May 3, 2013
By Phil Bull
Pet owners encounter their own unique issues when it comes to lawn care. Here are a few tips on how to protect your lawn from your furry friends—and vice versa.
When a dog urinates on the lawn it burns the grass, creating a dead spot. If you attempt to reseed these areas, the new grass will likely be thin and weak. It doesn’t take long for weeds to move in.
The new grass struggles because the urine leaves behind salt in the soil, which can be toxic to a lot of plants, including grass. Fortunately, granular products known as salt stoppers are available to help rectify this problem.
Simply shake some of the salt stopper granules onto the burned spot and flush it with water. The safe and natural ingredients in these products get rid of the salt, leaving you free to topdress and overseed the affected areas with greater success.
If you use a pre-emergent weed control containing a chemical herbicide, make sure you wash off your pet’s paws before allowing them back in the house. It is very important to check the paws thoroughly to ensure there aren’t any granules caught between the toes, which they may inadvertently ingest. You want herbicide left on your lawn where it can do its job, not brought into your home where it can harm your pet.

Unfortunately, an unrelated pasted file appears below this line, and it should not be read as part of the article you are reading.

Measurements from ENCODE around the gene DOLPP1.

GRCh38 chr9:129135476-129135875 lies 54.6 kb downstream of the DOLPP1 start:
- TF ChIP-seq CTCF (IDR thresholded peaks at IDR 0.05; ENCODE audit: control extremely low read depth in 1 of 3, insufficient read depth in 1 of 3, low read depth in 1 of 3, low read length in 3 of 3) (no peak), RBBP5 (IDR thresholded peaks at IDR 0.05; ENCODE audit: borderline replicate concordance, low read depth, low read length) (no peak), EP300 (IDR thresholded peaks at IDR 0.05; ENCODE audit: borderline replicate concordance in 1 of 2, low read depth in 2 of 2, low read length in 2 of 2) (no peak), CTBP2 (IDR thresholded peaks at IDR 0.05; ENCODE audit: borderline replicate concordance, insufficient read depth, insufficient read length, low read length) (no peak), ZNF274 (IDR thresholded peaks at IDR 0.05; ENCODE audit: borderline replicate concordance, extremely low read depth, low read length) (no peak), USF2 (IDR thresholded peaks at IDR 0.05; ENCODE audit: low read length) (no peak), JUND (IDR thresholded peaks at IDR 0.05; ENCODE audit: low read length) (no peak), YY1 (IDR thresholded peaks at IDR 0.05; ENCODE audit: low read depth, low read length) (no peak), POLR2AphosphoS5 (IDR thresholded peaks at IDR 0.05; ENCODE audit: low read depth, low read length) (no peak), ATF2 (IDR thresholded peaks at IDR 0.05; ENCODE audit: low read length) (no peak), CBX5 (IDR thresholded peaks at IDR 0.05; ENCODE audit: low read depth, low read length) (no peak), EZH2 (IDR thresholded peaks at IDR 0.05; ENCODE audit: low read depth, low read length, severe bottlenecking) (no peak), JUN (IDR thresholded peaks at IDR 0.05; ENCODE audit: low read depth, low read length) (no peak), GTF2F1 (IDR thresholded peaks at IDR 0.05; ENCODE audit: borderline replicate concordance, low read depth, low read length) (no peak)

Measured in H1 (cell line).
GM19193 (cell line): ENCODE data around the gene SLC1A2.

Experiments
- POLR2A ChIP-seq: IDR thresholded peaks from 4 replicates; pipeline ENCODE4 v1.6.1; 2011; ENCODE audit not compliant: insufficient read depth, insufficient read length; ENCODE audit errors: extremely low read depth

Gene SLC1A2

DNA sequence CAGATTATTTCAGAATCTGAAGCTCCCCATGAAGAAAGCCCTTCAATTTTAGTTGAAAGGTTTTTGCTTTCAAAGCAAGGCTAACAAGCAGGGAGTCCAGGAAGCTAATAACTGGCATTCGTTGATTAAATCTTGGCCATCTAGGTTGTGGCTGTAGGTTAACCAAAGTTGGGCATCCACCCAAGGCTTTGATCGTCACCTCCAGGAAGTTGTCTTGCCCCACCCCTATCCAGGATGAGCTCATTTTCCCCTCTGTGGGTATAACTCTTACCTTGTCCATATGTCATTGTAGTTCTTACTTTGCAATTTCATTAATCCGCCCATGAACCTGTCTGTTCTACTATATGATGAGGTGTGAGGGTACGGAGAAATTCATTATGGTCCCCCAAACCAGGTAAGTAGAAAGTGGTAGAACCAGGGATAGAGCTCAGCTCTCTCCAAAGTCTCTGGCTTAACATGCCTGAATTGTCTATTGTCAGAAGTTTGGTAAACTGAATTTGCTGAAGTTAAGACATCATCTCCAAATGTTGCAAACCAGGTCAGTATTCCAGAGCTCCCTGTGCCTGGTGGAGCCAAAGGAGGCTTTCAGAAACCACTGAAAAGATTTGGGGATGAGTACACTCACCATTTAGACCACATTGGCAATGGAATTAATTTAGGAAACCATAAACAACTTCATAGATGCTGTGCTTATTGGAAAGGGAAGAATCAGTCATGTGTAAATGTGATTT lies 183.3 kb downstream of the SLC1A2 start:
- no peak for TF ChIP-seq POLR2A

If you are hesitant to use chemicals, organic products such as corn gluten meal , which are made from feed-grade nutrients, can be used as a substitute. These are completely harmless to pets, even if they are ingested.
Phil Bull, a certified horticulturist with 23 years of experience, works for Turf Revolution, a company that manufactures organic fertilizers for the lawn and garden. He can be reached via e-mail at email@example.com, by phone at (800) 823-6937 or via www.turfrevolution.com.
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